The year 2003 was a great year for the tourism industry in Australia. The Great Barrier Reef, already responsible for $6 billion AUD each year into the economy, was brought to further prominence when an orange clown fish named Nemo took to the screens, popularising the country once more for its magnificent Reef (and let’s not forget P. Sherman, 42 Wallaby Way, Sydney)

Sadly, the Reef has been featured in the news most recently for the negative impact that climate change is having upon the national icon, and the outrage that has been expressed by the Australian people as a result.

It has been estimated that approximately ¼ of all of the coral reefs in the area are now dead, with further bleaching and damage set to take place over the course of the next century.

As Australia swings into  its marathon election campaign, some have hoped to turn this into an election issue. In the state of Queensland, where the Reef itself accounts for 1.2% of the total economy, this may prove an effective tactic.

In a recent stunt that garnered a great deal of media attention, a man dressed in an orange and white Ocellaris clownfish costumed joined Prime Minister Turnbull on the campaign trail in Adelaide, asking the government to support Nemo and the habitat that now looked to be in serious danger.


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While the Prime Minister handled it well, posing for a selfie as he is wont to do, he promised to forward the photo onto his grandson Jack who loved the orange clownfish. The man dressed as Nemo however, was notably less impressed. Instead, he asked whether the Prime Minister’s grandson wouldn’t instead prefer that Australia cease building coal mines, at which point it was time for the Prime Minister’s campaign to continue.

But before they did that, the Prime Minister did have a word to support his governments record on the issue to date. Speaking to the clownfish, he noted that under the former Labor government, the Great Barrier Reef was on the ‘watch list’, whereas it has since been removed.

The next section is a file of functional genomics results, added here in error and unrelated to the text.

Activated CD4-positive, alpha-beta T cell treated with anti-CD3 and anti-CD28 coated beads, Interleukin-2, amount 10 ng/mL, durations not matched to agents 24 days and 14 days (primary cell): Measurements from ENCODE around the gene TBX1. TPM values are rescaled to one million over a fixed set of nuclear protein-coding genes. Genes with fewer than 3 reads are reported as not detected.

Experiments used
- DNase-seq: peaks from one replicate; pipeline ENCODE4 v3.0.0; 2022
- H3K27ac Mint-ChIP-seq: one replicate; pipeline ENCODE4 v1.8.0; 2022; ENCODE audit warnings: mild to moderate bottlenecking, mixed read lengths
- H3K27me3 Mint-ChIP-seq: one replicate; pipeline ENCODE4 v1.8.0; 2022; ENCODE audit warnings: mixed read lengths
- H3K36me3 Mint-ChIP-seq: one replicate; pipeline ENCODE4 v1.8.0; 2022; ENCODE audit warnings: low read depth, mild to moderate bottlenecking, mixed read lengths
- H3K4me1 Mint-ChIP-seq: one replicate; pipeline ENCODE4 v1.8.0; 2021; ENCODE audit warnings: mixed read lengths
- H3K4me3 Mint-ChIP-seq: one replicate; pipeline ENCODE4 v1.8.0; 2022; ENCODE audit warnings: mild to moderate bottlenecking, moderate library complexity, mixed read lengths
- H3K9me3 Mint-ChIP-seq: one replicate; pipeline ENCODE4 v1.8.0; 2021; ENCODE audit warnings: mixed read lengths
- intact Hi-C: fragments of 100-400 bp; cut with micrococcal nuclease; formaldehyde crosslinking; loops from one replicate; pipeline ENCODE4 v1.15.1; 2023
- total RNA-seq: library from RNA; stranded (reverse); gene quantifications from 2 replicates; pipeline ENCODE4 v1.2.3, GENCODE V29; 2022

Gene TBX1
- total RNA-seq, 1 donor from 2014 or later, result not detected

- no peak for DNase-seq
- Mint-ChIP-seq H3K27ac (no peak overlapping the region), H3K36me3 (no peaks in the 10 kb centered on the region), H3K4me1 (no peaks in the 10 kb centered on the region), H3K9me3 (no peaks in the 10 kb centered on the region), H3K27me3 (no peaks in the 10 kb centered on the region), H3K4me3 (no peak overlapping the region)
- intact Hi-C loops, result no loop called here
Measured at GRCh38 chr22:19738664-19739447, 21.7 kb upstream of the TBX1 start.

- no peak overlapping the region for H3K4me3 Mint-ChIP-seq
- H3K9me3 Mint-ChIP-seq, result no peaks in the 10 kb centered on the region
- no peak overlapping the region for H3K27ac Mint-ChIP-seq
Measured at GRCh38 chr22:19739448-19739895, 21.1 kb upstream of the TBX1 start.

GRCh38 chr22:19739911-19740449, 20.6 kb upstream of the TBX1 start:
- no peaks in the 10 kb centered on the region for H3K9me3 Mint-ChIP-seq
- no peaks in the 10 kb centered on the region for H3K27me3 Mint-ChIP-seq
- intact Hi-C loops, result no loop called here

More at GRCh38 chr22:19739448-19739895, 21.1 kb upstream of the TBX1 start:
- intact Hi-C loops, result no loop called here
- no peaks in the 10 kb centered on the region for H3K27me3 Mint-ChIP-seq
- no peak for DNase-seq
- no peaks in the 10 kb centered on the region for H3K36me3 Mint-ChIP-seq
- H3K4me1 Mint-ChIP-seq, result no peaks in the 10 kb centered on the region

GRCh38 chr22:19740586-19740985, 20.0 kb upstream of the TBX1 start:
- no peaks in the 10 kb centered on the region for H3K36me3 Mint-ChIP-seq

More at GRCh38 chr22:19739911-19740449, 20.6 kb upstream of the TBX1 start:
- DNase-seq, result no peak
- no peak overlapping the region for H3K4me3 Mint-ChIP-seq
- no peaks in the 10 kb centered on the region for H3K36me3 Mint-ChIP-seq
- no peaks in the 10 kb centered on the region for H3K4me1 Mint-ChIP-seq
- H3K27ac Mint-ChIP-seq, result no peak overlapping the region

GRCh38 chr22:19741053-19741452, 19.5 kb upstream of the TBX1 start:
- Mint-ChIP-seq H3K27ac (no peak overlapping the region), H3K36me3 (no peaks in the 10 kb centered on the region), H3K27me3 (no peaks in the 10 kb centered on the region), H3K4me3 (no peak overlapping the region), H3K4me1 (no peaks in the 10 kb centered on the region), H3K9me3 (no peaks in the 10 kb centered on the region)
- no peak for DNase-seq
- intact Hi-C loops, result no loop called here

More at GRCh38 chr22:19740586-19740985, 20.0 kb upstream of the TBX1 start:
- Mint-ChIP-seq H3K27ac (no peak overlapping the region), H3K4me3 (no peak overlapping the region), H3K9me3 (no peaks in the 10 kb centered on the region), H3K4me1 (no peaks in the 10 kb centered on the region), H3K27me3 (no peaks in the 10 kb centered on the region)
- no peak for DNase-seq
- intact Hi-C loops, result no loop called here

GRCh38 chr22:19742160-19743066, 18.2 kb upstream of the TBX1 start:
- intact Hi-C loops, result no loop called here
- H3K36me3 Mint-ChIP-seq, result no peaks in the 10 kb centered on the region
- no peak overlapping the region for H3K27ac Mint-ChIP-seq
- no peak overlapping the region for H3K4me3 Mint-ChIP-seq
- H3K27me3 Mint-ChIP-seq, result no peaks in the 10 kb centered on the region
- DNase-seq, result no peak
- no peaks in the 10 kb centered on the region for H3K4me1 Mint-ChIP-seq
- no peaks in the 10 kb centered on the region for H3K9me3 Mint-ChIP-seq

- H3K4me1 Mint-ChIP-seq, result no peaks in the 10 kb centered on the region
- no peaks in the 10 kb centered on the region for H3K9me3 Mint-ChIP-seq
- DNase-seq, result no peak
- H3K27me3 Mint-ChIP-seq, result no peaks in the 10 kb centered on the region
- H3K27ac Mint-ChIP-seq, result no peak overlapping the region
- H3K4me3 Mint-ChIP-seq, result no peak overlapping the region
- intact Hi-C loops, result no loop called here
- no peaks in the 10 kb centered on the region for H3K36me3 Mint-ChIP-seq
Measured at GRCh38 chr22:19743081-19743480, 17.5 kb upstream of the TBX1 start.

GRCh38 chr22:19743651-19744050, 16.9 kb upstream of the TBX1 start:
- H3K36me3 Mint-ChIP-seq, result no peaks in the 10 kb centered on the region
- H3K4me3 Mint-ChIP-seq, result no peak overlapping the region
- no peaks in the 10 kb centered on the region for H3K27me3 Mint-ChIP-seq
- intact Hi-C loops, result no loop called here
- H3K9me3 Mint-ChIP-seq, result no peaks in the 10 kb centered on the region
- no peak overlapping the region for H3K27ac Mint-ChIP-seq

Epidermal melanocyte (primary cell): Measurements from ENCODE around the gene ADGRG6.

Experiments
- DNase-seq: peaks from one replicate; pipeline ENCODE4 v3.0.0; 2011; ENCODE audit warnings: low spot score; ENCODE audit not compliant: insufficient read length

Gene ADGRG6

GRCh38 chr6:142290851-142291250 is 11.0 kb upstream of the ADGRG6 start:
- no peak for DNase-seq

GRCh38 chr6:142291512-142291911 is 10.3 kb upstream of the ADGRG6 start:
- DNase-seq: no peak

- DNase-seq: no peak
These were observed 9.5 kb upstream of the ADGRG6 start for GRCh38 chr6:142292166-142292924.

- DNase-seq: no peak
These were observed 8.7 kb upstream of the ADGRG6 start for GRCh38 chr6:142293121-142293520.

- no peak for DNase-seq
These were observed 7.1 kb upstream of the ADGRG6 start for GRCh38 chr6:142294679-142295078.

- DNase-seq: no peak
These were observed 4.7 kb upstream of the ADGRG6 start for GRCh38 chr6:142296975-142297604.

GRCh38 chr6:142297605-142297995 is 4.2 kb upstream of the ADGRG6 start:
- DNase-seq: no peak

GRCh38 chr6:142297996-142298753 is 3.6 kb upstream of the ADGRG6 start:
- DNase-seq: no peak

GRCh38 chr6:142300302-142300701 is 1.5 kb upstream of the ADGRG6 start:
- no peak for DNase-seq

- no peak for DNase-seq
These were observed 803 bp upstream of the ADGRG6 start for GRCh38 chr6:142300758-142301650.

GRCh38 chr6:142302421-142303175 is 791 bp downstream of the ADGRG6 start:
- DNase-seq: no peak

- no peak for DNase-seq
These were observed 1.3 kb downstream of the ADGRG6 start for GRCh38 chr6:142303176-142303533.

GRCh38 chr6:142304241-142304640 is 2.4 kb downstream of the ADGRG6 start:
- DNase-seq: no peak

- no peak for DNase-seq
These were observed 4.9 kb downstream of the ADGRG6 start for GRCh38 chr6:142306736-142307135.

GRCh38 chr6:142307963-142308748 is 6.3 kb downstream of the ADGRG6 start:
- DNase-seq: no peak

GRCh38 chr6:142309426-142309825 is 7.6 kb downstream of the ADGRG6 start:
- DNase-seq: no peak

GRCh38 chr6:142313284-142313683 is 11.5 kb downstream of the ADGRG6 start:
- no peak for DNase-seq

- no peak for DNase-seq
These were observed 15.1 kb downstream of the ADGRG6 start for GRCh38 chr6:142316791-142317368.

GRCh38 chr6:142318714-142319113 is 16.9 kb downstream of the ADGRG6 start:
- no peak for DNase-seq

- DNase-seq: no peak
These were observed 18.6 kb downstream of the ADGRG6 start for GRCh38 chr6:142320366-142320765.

Unfortunately, the Prime Minister neglected to mention that one of the major reasons that it had been removed from this list was that the government had actually engaged in a $400,000 AUD lobbying effort to remove any such mention of the Reef from a UNESCO report, fearing that such references would harm the popularity of the tourist destination.

The Opposition seized this opportunity, announcing $500 million towards protecting the Reef in order to “invest in direct environmental management… invest in science and research” according to party leader, Bill Shorten.

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What is more likely to harm the prospect of this tourist attraction is the negative media that followed such efforts. Additionally, coverage of the world’s largest coal mine being developed by Indian coal magnate Adani Enterprises continues to dog the region, reflecting the trepidation with which many view this latest development.

While Malcolm Turnbull, Australia’s newly appointed Prime Minister has proven far more popular than his predecessor Tony Abbott, the support for the new leader has faded as he has struggled to differentiate himself from Mr Abbott. Indeed, whereas Abbott replaced Turnbull as leader of the Liberal Party in 2007 because unlike Abbott, Turnbull supported pricing carbon, the current leader has since proven an active advocate for the government’s current climate policy which notably, lacks a workable emissions trading scheme.